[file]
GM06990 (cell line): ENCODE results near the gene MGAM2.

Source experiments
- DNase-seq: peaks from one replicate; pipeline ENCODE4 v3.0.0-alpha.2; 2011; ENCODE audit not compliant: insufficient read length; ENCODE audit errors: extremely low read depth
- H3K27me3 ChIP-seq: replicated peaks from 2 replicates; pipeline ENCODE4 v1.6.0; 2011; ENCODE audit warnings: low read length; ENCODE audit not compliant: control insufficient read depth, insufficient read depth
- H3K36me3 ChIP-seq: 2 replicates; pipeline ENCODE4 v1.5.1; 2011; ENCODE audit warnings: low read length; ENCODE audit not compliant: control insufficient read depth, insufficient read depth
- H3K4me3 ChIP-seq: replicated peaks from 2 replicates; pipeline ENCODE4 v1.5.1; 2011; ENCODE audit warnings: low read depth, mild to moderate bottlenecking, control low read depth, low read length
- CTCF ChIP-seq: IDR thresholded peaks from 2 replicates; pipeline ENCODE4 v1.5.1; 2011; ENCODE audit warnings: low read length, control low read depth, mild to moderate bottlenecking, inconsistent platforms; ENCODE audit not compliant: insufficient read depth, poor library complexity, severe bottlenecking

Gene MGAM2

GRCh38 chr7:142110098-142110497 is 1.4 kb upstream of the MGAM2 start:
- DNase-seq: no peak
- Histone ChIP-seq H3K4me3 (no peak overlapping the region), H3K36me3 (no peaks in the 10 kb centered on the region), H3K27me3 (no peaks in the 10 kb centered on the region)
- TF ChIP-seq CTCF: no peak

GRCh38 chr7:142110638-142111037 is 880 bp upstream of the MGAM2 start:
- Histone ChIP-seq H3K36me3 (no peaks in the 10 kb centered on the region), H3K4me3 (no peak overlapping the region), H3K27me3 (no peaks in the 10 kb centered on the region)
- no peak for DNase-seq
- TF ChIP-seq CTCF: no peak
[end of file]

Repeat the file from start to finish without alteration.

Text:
GM06990 (cell line): ENCODE results near the gene MGAM2.

Source experiments
- DNase-seq: peaks from one replicate; pipeline ENCODE4 v3.0.0-alpha.2; 2011; ENCODE audit not compliant: insufficient read length; ENCODE audit errors: extremely low read depth
- H3K27me3 ChIP-seq: replicated peaks from 2 replicates; pipeline ENCODE4 v1.6.0; 2011; ENCODE audit warnings: low read length; ENCODE audit not compliant: control insufficient read depth, insufficient read depth
- H3K36me3 ChIP-seq: 2 replicates; pipeline ENCODE4 v1.5.1; 2011; ENCODE audit warnings: low read length; ENCODE audit not compliant: control insufficient read depth, insufficient read depth
- H3K4me3 ChIP-seq: replicated peaks from 2 replicates; pipeline ENCODE4 v1.5.1; 2011; ENCODE audit warnings: low read depth, mild to moderate bottlenecking, control low read depth, low read length
- CTCF ChIP-seq: IDR thresholded peaks from 2 replicates; pipeline ENCODE4 v1.5.1; 2011; ENCODE audit warnings: low read length, control low read depth, mild to moderate bottlenecking, inconsistent platforms; ENCODE audit not compliant: insufficient read depth, poor library complexity, severe bottlenecking

Gene MGAM2

GRCh38 chr7:142110098-142110497 is 1.4 kb upstream of the MGAM2 start:
- DNase-seq: no peak
- Histone ChIP-seq H3K4me3 (no peak overlapping the region), H3K36me3 (no peaks in the 10 kb centered on the region), H3K27me3 (no peaks in the 10 kb centered on the region)
- TF ChIP-seq CTCF: no peak

GRCh38 chr7:142110638-142111037 is 880 bp upstream of the MGAM2 start:
- Histone ChIP-seq H3K36me3 (no peaks in the 10 kb centered on the region), H3K4me3 (no peak overlapping the region), H3K27me3 (no peaks in the 10 kb centered on the region)
- no peak for DNase-seq
- TF ChIP-seq CTCF: no peak